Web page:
I saw myself today. And at first, I didn’t even realise it was me.
She was huddled against the cold of winter in thick folds of grey and black, stepping carefully out of the car. Her husband – one hand closing the door, the other instinctively, lovingly, resting on the small of her back – said something in her ear that brought a brief smile to her tired face. He guided her slowly towards the brightly-lit supermarket, past the rows of trolleys, past the other parked cars, past me in another time.
Her belly swelled out from her woollen layers, tightly hugging the baby it still sheltered. But for how much longer? A week, two at the most? So sweet that he came along to help with the pushing, the lifting, and the carrying that her heavily pregnant body was struggling to manage. People were always calling her husband sweet.
I watched her. A woman today, but a mother one tomorrow very soon. She was, of course, completely unaware of what that would actually mean, just a jumble of nervous anticipation and blissful ignorance. At this thought, my heart suddenly swelled with a flood of emotion, riding on a wave of memories.
There was so much I wanted to tell her. So much I would have said to my pregnant self…
I would tell her that the delivery of her baby will be traumatic. Nothing like the stories she’d heard. Her body will deliver her child, though well after she becomes detached from the process. A natural delivery that will feel like anything but. I would tell her that, right there in that delivery room, she’ll have her first taste of her own mortality, and that of her unborn baby. It will be absolutely petrifying, but it will stir something deep inside her. A seed of strength that will hold her together. And although in the days that follow she’ll be sure to use the right words like amazing and wonderful, and she’ll be sure to keep forcing every smile despite the shock leaving her empty and numb, that seed will begin to flourish with a strength that will carry her much further than she could ever imagine.
I would tell her that, despite all the assurances about falling in love with her baby instantly, it won’t happen for her. And that as each day passes without finding that love, she will add yet another layer of failure to her soul. Her tears will begin on day one, and they’ll continue for months. Out of shame, she’ll keep her dark thoughts hidden well away. The sadness and guilt of being an unloving mother will be utterly overwhelming. But I would tell her that her feeling has been felt by countless others, that it doesn’t make her a bad mother, that it has a name, and that post-natal depression can be managed and treated. I would tell her that she will bond with her baby, that love will grow, like many relationships, over time. And there’ll come a day when she’ll look down at her little baby, and her heart will nearly explode with a love so overwhelming that, this time, they’ll be tears of joy rolling down her cheeks.
I would tell her that, after thirty years of living comfortably in her skin, she’ll be entirely unprepared to be left with a body that looks nothing like hers and feels nothing like hers. A body that agonises with the unfamiliar pains of cracked and bleeding nipples, feverish mastitis, and a broken tail bone. I would tell her that although she’ll despise this foreign and unwanted body, it will succeed in spite of her. It will become accustomed to broken sleep, less sleep, and even no sleep at times. It will feed and nourish her baby for more than a year. It will heal and strengthen, little by little, until the pains are a vague memory. Day and night, it will soothe her baby, comfort her baby, and protect her baby. And I would tell her that her body is so amazing, so incredible, that it will carry and bear two more precious babies to love. It may be a body forever marred, but in time, she will develop a deep admiration for all that it has been and all that it can still be.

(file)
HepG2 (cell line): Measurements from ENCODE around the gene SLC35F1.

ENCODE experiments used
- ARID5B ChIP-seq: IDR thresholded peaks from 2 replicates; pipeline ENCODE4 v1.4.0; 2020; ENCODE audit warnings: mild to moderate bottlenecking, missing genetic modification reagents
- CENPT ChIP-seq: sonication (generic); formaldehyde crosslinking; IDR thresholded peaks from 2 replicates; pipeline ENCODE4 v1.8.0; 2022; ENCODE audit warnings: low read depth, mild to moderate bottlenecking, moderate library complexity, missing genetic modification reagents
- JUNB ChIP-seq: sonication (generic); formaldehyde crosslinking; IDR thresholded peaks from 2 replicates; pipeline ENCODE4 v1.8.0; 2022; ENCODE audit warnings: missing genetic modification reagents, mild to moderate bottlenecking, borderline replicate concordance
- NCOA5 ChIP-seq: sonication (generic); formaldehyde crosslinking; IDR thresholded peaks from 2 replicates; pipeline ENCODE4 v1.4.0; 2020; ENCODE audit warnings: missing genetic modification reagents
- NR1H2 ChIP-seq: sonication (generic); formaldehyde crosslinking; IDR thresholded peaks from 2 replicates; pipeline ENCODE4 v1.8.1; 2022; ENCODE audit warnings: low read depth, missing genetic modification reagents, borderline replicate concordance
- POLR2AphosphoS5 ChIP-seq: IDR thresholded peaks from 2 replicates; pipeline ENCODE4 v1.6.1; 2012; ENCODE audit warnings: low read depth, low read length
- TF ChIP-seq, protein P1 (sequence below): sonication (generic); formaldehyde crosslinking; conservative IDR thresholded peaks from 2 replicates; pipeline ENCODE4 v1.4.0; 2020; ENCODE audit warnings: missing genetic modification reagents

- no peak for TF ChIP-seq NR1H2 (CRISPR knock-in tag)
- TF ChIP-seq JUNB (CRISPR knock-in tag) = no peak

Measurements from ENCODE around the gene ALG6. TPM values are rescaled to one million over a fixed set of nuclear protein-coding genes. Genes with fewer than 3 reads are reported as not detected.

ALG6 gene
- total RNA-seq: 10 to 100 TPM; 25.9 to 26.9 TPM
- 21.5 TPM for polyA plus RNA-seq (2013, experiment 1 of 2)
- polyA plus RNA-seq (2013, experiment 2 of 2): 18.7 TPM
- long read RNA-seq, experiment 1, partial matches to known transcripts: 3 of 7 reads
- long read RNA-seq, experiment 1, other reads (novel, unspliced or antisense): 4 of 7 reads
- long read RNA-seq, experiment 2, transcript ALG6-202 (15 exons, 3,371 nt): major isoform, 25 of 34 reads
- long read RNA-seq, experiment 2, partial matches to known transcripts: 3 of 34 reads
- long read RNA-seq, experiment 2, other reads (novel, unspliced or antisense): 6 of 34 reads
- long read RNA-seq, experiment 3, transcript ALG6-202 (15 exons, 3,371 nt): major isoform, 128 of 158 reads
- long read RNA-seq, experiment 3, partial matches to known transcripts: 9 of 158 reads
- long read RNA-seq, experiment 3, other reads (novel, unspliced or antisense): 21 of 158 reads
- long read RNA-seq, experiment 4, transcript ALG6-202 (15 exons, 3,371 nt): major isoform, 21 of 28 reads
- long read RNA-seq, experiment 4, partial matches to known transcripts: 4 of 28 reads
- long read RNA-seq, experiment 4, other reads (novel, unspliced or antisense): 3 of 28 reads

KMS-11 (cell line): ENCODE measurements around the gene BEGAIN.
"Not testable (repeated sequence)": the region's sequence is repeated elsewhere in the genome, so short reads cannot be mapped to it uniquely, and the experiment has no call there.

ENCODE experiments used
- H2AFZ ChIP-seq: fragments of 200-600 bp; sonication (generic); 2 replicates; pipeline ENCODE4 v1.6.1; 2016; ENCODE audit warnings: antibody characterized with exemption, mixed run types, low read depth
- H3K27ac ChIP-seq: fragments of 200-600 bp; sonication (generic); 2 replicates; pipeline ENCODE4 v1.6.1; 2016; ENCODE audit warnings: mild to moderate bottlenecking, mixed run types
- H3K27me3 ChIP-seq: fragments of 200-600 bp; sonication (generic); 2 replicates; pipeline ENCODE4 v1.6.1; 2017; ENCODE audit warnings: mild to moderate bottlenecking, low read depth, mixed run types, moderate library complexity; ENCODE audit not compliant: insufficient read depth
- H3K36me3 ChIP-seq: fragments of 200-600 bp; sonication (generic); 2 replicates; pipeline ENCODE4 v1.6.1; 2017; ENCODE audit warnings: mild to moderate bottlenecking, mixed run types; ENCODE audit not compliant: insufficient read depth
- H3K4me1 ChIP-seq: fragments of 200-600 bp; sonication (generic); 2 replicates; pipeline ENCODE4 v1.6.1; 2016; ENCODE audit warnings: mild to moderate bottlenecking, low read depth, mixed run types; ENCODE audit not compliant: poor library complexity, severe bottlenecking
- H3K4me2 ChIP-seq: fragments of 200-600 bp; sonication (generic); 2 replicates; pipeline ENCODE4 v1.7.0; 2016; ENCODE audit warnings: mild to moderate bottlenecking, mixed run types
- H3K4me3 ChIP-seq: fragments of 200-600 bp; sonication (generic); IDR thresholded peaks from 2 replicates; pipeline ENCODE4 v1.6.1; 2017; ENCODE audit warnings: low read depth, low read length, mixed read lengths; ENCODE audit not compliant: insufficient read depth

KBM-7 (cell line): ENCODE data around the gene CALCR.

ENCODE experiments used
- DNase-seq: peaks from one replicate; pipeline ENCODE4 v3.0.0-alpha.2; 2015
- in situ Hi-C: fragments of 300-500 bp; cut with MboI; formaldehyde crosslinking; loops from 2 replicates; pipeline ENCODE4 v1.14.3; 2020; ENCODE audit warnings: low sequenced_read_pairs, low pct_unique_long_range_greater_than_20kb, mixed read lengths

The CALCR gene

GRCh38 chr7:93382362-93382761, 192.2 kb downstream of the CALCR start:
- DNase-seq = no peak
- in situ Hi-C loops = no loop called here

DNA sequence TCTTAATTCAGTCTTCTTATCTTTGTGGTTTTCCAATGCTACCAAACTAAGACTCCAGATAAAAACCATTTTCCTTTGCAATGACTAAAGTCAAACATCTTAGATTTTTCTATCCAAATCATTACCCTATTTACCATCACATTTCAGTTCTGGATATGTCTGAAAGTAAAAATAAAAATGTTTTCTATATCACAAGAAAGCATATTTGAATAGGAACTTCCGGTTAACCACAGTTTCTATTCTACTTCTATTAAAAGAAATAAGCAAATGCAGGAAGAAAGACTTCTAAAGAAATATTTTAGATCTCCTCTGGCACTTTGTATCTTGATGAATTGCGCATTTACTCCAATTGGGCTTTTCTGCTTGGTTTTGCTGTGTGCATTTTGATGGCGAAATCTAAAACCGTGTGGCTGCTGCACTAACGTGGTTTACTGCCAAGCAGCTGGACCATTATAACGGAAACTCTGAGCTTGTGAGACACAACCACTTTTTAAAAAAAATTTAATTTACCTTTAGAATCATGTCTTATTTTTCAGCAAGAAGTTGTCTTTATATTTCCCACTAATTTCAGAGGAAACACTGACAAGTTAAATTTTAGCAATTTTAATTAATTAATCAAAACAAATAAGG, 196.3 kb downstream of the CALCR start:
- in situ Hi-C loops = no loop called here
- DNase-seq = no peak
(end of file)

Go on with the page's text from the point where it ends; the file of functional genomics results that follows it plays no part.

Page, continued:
I would tell her that becoming a mother will be nothing like she expects it to be. She’ll struggle with her identity – not ready to give up the former but not yet fitting the new. She’ll feel estranged from her husband – now a father – while they search for their new connection, and the new love that develops when a family is formed. She’ll be constantly overwhelmed by a gut-wrenching fear over the safety of her baby, and it’ll be her baby that she’ll see in every news report, her baby in every shocking video, and her baby in every nightmare. But I would also tell her that a baby has an extraordinary way of opening your eyes. That she’ll begin to see beauty in so many more places, happiness in so many more moments, and joy in what each and every tomorrow may hold. I would tell her that although becoming a mother will be nothing like she expects, it’ll be so much more than she could ever imagine.
I would tell her that there will be days when everything will seem too much, too hard. Days when she’ll feel as though she’s failing, and days of nothing but darkness. But it will be in these moments that her strength will truly grow. She will learn to trust in herself, and she will hold on.
Everything will be okay. And eventually, she’ll believe all the people that tell her she’s a wonderful mother.